If you want your employees at the forefront of innovation, let them fly free
Flying freely without hindrance is a desire most companies share. Being quick and innovative is a demand they also share, because it isn’t just the client at stake: technology has brought new actors, capital, resources and talent to different markets.
How can companies be more competitive with what they have? Internal innovation is a differential factor. But a company’s talent management, according to Deloitte in this article, is not restricted to attracting and retaining the right people; it is also a matter of getting the most from them.
To this effect, the article argues that employees should:
a) Be able to face complex challenges.
b) Do so collaborating among themselves, finding more and better solutions.
c) Find a useful, positive and tangible impact.
If we want to innovate, we must promote transversal collaboration and knowledge that flows between people.
For this purpose, it is important to define goals, make things easy and remove barriers.
Give people autonomy and let them fly freely, while keeping at least one foot on the ground.
Innovation with employees: committing to intrapreneurship.
Markets demand agility, but also addressing problems from an innovative and creative perspective; and pause and reflection are needed for this to be possible. In practice, both priorities appear to be in opposition.
Companies, for their part, demand passion, implication and an appetite for innovation from their employees. Also a multidisciplinary approach to resolving challenges, which is the result of collaboration among employees.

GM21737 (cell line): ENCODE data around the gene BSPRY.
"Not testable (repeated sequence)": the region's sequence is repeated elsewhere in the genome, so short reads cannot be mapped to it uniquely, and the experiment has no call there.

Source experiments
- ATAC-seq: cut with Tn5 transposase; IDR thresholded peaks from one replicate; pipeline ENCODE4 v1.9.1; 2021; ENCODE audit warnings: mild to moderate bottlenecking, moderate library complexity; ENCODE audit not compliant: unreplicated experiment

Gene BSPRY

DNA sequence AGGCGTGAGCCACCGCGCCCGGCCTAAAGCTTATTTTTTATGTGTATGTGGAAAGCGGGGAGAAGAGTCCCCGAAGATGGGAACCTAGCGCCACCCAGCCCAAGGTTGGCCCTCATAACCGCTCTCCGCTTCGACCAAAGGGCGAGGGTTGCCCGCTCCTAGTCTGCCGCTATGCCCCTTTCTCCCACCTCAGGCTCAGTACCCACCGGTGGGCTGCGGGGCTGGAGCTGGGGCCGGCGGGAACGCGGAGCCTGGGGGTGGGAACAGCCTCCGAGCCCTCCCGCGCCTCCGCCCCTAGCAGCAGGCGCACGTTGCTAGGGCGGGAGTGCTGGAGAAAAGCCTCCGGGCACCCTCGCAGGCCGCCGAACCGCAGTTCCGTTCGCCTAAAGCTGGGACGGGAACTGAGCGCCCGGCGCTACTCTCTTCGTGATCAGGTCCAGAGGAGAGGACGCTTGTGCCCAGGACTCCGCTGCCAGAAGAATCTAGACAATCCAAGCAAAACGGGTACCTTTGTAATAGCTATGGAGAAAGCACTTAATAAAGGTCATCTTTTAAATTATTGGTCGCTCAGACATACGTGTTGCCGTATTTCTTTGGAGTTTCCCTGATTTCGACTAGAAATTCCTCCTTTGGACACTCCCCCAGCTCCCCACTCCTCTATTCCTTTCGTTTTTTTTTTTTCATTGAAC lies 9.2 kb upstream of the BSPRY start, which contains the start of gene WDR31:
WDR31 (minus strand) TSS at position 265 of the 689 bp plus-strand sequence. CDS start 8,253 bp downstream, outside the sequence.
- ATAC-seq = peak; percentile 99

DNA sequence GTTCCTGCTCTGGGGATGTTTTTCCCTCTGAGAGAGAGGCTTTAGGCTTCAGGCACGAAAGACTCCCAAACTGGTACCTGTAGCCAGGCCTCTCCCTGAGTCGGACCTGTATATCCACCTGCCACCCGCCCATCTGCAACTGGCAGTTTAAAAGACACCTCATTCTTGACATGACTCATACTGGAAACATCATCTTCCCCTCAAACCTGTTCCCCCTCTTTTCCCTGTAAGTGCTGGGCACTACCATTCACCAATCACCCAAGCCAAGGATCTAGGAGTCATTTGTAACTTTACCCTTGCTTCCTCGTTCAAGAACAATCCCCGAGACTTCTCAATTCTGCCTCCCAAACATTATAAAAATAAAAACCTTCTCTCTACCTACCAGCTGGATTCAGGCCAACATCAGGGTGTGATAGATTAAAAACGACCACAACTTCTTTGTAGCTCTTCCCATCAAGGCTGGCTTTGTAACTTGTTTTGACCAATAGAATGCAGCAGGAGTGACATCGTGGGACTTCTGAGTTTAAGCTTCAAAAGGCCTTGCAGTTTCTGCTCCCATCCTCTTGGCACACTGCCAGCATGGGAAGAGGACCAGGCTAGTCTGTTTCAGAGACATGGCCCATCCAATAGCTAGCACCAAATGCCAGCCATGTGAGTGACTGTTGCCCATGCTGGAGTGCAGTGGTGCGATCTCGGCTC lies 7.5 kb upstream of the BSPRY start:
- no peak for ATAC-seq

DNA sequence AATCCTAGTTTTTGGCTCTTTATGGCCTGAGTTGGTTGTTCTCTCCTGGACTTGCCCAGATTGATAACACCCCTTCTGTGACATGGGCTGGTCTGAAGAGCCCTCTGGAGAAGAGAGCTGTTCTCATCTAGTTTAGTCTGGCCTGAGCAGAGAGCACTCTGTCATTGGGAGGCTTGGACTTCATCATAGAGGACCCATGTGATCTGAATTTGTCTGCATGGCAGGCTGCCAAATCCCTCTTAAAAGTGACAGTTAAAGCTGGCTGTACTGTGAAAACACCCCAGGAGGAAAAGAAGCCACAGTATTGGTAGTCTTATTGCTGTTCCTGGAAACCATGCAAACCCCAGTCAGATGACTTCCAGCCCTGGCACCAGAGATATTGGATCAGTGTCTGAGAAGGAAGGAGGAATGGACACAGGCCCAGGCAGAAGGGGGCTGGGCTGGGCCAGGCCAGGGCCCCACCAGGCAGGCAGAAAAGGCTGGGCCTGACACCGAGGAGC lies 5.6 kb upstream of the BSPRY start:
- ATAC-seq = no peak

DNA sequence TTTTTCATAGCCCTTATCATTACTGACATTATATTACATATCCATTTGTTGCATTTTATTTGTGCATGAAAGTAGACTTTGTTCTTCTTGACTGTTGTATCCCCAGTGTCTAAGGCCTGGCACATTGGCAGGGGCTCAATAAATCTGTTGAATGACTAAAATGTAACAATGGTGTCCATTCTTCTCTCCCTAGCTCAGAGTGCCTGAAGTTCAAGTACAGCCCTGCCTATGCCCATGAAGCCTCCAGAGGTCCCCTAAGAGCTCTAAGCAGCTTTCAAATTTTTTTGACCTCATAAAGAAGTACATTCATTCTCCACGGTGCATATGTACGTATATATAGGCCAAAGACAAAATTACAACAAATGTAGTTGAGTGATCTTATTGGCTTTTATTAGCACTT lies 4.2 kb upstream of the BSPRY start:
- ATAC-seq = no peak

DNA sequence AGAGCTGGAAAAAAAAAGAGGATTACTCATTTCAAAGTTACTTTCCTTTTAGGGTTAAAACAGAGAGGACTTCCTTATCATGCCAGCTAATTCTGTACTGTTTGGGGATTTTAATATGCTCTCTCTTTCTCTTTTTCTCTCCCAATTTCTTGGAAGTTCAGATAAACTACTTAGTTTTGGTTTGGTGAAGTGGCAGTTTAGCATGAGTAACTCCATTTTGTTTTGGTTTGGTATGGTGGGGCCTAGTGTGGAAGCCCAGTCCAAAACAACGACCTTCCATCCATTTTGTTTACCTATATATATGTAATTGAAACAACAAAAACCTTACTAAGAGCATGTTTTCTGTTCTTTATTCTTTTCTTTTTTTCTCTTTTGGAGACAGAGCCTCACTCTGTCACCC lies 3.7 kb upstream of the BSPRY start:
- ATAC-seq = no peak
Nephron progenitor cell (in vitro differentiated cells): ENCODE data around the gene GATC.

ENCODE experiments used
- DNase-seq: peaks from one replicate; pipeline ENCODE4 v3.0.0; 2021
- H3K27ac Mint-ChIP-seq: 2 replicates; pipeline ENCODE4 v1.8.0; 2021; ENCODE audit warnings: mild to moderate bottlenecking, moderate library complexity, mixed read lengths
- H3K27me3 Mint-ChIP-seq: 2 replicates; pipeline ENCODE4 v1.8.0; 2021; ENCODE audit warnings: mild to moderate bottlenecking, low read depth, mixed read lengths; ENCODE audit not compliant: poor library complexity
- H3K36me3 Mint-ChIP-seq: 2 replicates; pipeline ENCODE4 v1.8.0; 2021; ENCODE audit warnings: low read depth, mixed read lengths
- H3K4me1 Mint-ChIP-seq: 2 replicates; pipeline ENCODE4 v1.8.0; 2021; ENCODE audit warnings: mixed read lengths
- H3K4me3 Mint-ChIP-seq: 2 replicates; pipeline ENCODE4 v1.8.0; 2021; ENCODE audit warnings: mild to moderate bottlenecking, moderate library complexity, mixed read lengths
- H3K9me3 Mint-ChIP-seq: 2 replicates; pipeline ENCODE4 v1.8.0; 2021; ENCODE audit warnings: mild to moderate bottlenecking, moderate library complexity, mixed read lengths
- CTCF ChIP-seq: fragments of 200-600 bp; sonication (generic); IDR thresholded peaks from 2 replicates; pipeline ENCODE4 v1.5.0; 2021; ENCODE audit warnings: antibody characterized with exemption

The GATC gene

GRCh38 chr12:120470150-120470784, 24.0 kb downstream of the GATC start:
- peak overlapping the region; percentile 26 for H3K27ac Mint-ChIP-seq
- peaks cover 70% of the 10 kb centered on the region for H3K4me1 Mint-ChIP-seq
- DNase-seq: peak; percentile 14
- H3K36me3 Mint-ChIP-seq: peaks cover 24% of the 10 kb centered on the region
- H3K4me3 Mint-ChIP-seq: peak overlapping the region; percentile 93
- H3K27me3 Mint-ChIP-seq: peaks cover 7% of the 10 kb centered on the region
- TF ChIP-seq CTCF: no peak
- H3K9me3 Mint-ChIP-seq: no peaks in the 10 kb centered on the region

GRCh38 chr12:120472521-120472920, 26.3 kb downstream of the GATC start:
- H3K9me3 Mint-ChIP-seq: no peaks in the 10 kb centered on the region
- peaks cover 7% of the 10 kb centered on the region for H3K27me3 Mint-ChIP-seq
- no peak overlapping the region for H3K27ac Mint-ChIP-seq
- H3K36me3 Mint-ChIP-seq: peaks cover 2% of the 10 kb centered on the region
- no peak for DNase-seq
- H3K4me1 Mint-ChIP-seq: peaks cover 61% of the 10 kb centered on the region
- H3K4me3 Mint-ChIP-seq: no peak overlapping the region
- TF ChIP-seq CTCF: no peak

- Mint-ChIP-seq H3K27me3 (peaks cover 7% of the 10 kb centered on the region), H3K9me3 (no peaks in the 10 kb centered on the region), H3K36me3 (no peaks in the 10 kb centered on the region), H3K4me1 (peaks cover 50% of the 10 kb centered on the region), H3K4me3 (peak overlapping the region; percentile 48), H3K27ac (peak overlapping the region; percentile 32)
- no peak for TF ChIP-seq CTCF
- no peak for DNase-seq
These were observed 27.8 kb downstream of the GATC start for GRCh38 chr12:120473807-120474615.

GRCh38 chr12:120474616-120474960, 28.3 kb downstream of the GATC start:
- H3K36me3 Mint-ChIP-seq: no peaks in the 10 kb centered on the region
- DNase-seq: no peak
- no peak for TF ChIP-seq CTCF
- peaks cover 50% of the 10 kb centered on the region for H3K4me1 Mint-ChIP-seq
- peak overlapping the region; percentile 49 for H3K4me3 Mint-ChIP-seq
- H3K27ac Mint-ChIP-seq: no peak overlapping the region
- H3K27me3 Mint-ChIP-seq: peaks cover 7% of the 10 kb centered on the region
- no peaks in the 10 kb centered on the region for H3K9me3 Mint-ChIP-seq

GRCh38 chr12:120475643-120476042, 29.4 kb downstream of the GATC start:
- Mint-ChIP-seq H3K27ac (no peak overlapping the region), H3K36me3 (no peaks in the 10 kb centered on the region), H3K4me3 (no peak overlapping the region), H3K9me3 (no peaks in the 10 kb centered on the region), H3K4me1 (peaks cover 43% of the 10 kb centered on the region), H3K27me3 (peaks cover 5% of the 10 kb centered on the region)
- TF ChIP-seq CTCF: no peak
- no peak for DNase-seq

However, this approach only makes sense if the organization itself promotes a favorable foundation for innovation. To this end, as expressed in the following graph, a company’s management should:
1.- Lead by example.
Create a model that gives employees autonomy to, individually or collectively, solve problems. This is the only possible way for passion to flourish. In this sense, a committed management should minimize the fear of error, encourage teamwork, and detect and promote the people who, regardless of their position or origin, have the greatest potential for innovation.
2.- Provide focus.
Management should paint a common scenario and set a common goal to move towards, while making it clear that being autonomous does not mean acting independently. It should therefore clearly convey strategic objectives through plenty of communication, eliminating barriers between departments and functional areas, breaking down silos.
To be autonomous, employees should refer to the organization’s roadmap; this should stay present and not dissipate between the sea of tasks that make up their daily activities.
As symbolized by the graph, getting the machinery to move with agility requires the cogs to fit together.
3.- Create a favorable environment.
And conductive to innovation, where responsible autonomy outweighs tight control over people. Often, particularly in middle management, a policy of exhaustive reporting on actions not only crushes autonomy, it also affects the productivity and creativity of employees.
By contrast, where there is communication and a common culture, employees can be empowered more easily and with a greater likelihood of success.
In essence, being innovative requires attracting, retaining, and especially, developingtalent.
And this requires letting each person fly free, making them feel passionate about what they do.